Forum to explore preservation of living heritage
By Leslie Vryenhoek
Hauling a cod trap like this one at Calvert on Newfoundland’s Southern Shore requires understanding how the trap works, and the influences of tide and fish movement. This knowledge is part of our living heritage.
A forum on intangible cultural heritage or “living heritage” taking place on the St. John’s campus this June will give those involved in local heritage preservation an opportunity to learn from world experts.
“Intangible heritage is the stories, customs and knowledge that people pass on that are relevant to a culture,” explained Memorial Folklore professor Dr. Gerald Pocius. Some Canadian examples would include the art and craft of woodcutting or soapstone carving, the oral traditions of storytelling, Acadian fiddling, and the know-how to build a birchbark canoe or a fishing boat in outport Newfoundland.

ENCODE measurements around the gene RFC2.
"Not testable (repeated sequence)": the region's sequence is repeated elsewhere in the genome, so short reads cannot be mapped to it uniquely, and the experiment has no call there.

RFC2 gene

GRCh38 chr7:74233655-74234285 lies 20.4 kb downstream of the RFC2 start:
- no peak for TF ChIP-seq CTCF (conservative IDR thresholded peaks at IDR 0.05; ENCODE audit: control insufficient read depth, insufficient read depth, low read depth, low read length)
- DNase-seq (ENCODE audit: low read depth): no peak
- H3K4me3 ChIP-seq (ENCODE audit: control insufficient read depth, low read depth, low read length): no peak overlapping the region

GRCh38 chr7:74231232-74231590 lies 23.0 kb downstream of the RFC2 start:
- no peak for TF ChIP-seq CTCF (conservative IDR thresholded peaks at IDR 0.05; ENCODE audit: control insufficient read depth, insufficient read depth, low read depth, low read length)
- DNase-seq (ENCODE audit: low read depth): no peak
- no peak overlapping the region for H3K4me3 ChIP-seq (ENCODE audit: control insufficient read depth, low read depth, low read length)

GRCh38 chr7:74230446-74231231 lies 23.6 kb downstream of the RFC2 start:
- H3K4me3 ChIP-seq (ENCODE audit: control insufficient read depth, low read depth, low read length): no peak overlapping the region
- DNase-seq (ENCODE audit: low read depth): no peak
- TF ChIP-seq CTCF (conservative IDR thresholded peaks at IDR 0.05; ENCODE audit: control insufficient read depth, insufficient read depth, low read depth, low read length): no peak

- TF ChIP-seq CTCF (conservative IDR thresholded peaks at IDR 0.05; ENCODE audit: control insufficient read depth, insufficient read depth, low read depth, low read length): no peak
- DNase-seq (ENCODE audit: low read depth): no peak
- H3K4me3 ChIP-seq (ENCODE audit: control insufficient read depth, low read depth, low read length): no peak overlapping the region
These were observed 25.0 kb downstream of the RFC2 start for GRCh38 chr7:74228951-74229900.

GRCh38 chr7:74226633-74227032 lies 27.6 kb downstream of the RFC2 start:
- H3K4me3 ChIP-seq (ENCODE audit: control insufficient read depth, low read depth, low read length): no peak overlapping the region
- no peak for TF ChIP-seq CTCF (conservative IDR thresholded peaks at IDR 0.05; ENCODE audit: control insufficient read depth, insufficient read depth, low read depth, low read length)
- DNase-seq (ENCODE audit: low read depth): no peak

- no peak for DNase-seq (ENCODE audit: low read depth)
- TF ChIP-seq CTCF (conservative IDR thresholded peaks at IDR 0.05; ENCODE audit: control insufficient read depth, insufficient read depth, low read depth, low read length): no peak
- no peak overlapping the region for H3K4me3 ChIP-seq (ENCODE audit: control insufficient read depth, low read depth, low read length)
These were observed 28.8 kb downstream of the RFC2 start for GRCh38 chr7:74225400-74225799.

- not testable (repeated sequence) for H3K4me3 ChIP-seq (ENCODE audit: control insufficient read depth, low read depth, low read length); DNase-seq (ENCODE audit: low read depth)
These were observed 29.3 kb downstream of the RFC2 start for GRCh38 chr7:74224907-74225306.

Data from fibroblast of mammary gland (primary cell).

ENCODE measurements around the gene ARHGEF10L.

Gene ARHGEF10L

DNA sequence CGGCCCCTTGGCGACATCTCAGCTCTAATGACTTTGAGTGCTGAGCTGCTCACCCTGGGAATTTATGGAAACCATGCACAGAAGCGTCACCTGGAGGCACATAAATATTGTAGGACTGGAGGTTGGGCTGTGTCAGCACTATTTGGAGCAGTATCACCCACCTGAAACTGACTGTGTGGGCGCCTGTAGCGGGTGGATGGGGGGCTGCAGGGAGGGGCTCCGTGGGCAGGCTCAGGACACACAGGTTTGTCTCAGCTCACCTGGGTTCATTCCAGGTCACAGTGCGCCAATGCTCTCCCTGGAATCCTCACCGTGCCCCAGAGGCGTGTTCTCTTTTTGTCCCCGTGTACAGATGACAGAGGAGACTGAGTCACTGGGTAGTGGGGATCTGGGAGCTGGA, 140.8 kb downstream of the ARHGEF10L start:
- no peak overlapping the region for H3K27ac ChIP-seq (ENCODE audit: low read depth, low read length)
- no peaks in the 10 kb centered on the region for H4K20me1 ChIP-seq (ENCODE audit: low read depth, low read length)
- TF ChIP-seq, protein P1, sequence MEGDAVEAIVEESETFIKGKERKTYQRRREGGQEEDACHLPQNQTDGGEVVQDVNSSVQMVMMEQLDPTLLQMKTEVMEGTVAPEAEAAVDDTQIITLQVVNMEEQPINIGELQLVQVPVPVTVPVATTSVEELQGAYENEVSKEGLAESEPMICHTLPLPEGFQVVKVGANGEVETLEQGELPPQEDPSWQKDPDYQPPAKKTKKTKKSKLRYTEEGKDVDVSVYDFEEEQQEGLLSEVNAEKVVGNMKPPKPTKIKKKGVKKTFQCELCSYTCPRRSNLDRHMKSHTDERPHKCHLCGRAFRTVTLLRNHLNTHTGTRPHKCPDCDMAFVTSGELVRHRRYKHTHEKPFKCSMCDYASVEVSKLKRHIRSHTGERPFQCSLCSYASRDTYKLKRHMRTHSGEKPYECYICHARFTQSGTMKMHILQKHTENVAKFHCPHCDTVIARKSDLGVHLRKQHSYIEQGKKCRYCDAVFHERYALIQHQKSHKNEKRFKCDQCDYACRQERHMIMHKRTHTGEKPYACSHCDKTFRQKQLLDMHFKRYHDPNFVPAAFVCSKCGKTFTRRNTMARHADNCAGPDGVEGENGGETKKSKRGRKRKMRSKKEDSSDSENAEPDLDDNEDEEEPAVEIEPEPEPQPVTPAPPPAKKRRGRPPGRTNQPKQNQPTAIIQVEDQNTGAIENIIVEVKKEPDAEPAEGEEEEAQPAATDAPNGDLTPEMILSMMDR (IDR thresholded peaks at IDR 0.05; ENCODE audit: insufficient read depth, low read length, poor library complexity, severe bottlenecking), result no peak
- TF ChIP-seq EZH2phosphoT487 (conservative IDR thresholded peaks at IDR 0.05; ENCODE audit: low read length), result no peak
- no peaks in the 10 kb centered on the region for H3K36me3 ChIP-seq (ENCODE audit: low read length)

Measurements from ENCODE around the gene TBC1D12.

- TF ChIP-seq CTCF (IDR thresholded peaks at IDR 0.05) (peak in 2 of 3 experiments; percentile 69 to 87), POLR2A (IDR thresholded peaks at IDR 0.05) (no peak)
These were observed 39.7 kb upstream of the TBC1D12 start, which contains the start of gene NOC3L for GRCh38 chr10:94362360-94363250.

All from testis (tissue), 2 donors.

Dr. Pocius has been working in this arena for several years. He represented Canada on the team that drafted UNESCO’s Convention for the Safeguarding of Intangible Cultural Heritage, which came into force internationally on April 20 ironically without Canada as a signatory.
“Intangible heritage is not like a building. It’s living knowledge that adapts and changes, and must be passed on,” Dr. Pocius said. “If it’s lost, it can never be restored.”
Organized in collaboration with the Association of Heritage Industries, the Heritage Forum 2006 is expected to draw international experts such as Rieks Smeets, head of the intangible heritage section of UNESCO in Paris, and participants from across the province and the country.
The conference is both an opportunity to work together on strategies for the preservation of our living heritage, and a chance to highlight some of the unique cultural aspects of this region. Those who attend can also help develop recommendations for provincial government policy.
Heritage Forum 2006 happens from June 7-10.
Information about events and registration can be found at www.arts.mun.ca/ich. For more on living heritage, see http://today.mun.ca/news.php?news_id=1985.